O'Connor, Jennifer

Vinyl Records and Rare LPs:

O'Connor, Jennifer - Over The Mountain, Across The Valley And Back To The Stars Over The Mountain, Across The Valley And Back To The Stars
Pop New - LP OLE 686 Matador
Factory Sealed 2006 180gm Original. "Is She A Folksinger With A Rock Aesthetic Or A Rock Singer With Folk Leanings? It's Hard To Tell On Jennifer O'Connor's Album Over The Mountain, Across The Valley And Back To The Stars. The Title Is Certainly Folky, But O'Connor Doesn't Always Stick To The "Girl With A Guitar" Formula That Might Push It Firmly Into That Genre. There Are Usually A Bass And Drum Kit Backing Her Up, As Well As An Electric Guitar (Though It's Played More Like An Acoustic, With Picked And Lightly Strummed Chords), And While O'Connor Does Like Pretty Melodies, She Stays Away From The Super-Earthy Major-Key Ones That Dominate Much Of Folk, Choosing Something Closer To What Liz Phair, Rather Than Patty Griffin, Might Do. Her Songs Are All About Love In One Of Its — Usually Dysfunctional — Forms, Speaking In The First Person To An Unnamed Second Person (The Exception Being "Sister," In Which The Title Character Is Addressed), Ranging From The Apology In "I Was So Wrong" To The Heartache In "Dirty City Blues" To The Sweet, Sentimental "Tonight We Ride." The Latter, Which Employs A Quiet Simplicity To Convey Its Message, Has A Familiar, Comforting Sound, Like Something That Might Have Been Sung Around Campfires Of Years Past, But Pieces Like "Exeter, Rhode Island" And "Bullshit Maze," Full Of Power Chords And Choruses Made For Bio-Diesel Car-Singing, Clearly Show O'Connor's Debt To The Rock Stars Who Came Before Her. Though The Constant Theme Of Broken And Mended Hearts Can Get Rather Predictable, Her Lyrics And Voice Are Unaffected And Straightforward, Making Everything On Over The Mountain Seem Honest And Accessible And Kind Of Fun, Too." - Marisa Brown, All Music Guide... more details
 
O'Connor, Jennifer - Over The Mountain, Across The Valley And Back To The Stars Over The Mountain, Across The Valley And Back To The Stars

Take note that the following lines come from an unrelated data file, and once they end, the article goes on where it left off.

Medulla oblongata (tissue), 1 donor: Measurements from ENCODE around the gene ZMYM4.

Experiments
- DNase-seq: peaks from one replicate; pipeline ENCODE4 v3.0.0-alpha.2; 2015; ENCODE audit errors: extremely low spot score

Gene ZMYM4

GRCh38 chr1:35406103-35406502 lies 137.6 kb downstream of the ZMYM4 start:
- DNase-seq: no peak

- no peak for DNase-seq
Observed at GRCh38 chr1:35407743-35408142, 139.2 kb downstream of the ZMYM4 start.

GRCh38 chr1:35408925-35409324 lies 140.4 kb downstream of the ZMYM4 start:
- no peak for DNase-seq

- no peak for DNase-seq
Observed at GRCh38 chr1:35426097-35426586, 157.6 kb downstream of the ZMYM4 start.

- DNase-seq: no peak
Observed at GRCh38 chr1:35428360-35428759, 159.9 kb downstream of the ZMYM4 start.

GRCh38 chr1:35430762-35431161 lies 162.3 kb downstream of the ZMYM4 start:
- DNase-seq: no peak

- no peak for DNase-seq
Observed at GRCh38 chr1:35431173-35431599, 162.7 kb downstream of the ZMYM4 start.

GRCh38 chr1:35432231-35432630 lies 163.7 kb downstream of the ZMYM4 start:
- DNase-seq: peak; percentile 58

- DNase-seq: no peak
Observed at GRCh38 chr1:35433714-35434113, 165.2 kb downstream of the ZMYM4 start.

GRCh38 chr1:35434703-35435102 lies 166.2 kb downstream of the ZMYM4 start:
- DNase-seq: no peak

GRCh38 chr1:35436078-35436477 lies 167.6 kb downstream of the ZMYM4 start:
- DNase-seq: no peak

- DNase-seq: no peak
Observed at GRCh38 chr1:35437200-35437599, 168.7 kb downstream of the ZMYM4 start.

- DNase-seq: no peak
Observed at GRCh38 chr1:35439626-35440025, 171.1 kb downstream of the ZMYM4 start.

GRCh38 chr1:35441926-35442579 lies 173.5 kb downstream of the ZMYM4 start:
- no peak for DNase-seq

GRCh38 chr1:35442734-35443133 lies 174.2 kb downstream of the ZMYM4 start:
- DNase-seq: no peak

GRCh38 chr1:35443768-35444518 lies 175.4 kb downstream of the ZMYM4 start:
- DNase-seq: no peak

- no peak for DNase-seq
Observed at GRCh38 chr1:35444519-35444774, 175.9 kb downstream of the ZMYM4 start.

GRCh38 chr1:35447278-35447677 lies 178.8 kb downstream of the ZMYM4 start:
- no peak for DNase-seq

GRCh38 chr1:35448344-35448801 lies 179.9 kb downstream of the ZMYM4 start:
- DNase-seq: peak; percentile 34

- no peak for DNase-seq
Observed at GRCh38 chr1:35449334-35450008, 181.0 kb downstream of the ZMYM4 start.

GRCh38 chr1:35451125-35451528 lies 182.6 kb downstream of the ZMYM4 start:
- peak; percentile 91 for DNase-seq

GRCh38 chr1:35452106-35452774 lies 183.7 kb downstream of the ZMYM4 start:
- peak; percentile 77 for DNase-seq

Pop Used - LP OLE 686 Matador
2006 180gm Original With Custom Insert. "Is She A Folksinger With A Rock Aesthetic Or A Rock Singer With Folk Leanings? It's Hard To Tell On Jennifer O'Connor's Album Over The Mountain, Across The Valley And Back To The Stars. The Title Is Certainly Folky, But O'Connor Doesn't Always Stick To The "Girl With A Guitar" Formula That Might Push It Firmly Into That Genre. There Are Usually A Bass And Drum Kit Backing Her Up, As Well As An Electric Guitar (Though It's Played More Like An Acoustic, With Picked And Lightly Strummed Chords), And While O'Connor Does Like Pretty Melodies, She Stays Away From The Super-Earthy Major-Key Ones That Dominate Much Of Folk, Choosing Something Closer To What Liz Phair, Rather Than Patty Griffin, Might Do. Her Songs Are All About Love In One Of Its — Usually Dysfunctional — Forms, Speaking In The First Person To An Unnamed Second Person (The Exception Being "Sister," In Which The Title Character Is Addressed), Ranging From The Apology In "I Was So Wrong" To The Heartache In "Dirty City Blues" To The Sweet, Sentimental "Tonight We Ride." The Latter, Which Employs A Quiet Simplicity To Convey Its Message, Has A Familiar, Comforting Sound, Like Something That Might Have Been Sung Around Campfires Of Years Past, But Pieces Like "Exeter, Rhode Island" And "Bullshit Maze," Full Of Power Chords And Choruses Made For Bio-Diesel Car-Singing, Clearly Show O'Connor's Debt To The Rock Stars Who Came Before Her. Though The Constant Theme Of Broken And Mended Hearts Can Get Rather Predictable, Her Lyrics And Voice Are Unaffected And Straightforward, Making Everything On Over The Mountain Seem Honest And Accessible And Kind Of Fun, Too." - Marisa Brown, All Music Guide... more details
 

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